Another major piece of pioneer sculpture is the rising sun sculpted in the wooden gable of the old Salt Lake Tabernacle. That tabernacle stood on Temple Square on the present site of the Assembly Hall. This sculpture symbolizes the restoration of the gospel and the “dawning of a brighter day.” It was created at the Public Works, a collection of workshops established by Brigham Young next to the temple block to assist craftsmen in building the Salt Lake Temple, Tabernacle, and other Church projects. This sunburst is currently located in the permanent historical exhibit, “A Covenant Restored,” which opened 19 May 1990 at the Museum of Church History and Art in Salt Lake City.
A more personal form of early Latter-day Saint sculpture is tombstones. Perhaps the finest tombstone in pioneer Utah was created by William Ward and his fellow craftsmen at the Public Works as a memorial to their coworker, Thomas Tanner, who died in an accident. Since Thomas Tanner was superintendent of the Public Works Blacksmith Shop, his tombstone includes a bas-relief carved by William Ward depicting blacksmith tools and an anvil. It is located in the Salt Lake City Cemetery.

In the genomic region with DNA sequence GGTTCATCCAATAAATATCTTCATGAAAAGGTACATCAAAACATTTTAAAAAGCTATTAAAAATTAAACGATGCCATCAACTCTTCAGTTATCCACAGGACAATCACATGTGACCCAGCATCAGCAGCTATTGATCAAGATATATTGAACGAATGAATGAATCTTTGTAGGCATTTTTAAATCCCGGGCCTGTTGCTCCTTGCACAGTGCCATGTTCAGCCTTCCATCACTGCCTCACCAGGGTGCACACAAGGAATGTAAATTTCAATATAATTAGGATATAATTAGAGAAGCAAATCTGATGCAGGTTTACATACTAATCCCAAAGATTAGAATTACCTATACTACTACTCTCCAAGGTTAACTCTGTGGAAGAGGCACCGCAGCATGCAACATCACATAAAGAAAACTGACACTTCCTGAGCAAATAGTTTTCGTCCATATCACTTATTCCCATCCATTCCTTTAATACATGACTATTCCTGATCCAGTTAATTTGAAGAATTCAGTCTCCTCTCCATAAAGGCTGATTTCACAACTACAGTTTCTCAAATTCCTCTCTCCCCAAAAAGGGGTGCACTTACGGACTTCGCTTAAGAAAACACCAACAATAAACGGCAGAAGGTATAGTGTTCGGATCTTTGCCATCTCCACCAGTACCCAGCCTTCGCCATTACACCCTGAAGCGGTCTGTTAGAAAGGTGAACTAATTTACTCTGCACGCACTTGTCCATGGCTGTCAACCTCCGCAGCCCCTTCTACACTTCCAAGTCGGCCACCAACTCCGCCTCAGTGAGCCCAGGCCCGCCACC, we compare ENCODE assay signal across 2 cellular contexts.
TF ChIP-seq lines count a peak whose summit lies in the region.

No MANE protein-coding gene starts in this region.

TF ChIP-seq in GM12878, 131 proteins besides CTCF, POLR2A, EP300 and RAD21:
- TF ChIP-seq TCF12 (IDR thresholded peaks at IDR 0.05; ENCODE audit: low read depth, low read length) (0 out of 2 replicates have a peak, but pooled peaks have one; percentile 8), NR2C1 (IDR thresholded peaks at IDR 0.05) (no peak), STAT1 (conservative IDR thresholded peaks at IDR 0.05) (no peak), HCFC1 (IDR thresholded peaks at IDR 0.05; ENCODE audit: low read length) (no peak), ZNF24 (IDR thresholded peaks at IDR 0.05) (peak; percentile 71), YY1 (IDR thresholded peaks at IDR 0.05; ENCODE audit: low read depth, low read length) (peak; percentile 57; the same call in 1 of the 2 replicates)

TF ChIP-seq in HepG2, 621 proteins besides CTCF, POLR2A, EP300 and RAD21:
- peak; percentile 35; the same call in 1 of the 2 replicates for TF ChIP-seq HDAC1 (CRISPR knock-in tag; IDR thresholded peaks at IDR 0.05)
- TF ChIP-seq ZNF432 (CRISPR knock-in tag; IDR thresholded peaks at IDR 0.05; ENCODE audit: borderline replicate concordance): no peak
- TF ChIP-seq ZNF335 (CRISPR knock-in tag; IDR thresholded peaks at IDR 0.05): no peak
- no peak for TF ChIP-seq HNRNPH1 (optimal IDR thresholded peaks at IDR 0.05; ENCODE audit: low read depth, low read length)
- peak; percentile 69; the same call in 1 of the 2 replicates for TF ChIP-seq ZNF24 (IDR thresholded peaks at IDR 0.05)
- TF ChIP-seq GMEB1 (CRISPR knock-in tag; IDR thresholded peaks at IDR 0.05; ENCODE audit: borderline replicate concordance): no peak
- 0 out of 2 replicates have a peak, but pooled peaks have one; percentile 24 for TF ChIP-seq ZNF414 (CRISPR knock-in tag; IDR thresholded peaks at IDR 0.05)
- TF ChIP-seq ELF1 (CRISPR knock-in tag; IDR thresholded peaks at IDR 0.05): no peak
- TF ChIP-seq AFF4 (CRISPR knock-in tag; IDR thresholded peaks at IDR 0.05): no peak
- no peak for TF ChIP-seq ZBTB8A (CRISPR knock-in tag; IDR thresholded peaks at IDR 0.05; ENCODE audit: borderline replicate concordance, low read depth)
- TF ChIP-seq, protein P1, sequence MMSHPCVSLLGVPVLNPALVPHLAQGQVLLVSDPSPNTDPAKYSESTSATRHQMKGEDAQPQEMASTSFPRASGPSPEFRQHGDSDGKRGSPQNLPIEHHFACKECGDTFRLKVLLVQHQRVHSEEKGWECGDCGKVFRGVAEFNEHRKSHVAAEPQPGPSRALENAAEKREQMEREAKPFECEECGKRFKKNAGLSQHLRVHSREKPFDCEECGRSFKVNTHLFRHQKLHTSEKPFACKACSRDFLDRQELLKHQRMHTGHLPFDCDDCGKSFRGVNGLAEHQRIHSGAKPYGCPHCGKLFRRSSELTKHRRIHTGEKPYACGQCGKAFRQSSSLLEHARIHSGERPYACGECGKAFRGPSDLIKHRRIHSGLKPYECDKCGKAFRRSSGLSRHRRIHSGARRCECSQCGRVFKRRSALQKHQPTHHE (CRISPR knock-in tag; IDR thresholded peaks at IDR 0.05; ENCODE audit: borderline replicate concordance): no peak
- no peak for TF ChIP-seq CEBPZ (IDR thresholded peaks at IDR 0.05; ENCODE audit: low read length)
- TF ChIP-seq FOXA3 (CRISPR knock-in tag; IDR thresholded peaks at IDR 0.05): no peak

The New Century
The construction of the Salt Lake Temple marked both the beginning and the end of the pioneer period of the Church. The temple that was begun in 1853 while the pioneers were still living in wagon boxes, dugouts, and log cabins was completed after Salt Lake City had become a thriving American city. Original plans for the temple called for elaborately sculpted stones on the exterior, in the early tradition of architectural ornamentation and symbolism. However, the final finishing was simplified to representations of suns, moons, stars, clouds, clasped hands, and the “all-seeing eye.” The cloud stones, adorned with realistic clouds and rays of light breaking through them, symbolize the light of the restored gospel breaking through the clouds of darkness. Clasped hands appear above the doorways and symbolize brotherhood in the gospel and a link between heaven and earth. The “all-seeing eye” also appears above the doorways and reminds us that our daily activities should be done in righteousness under the watchful gaze of the Lord.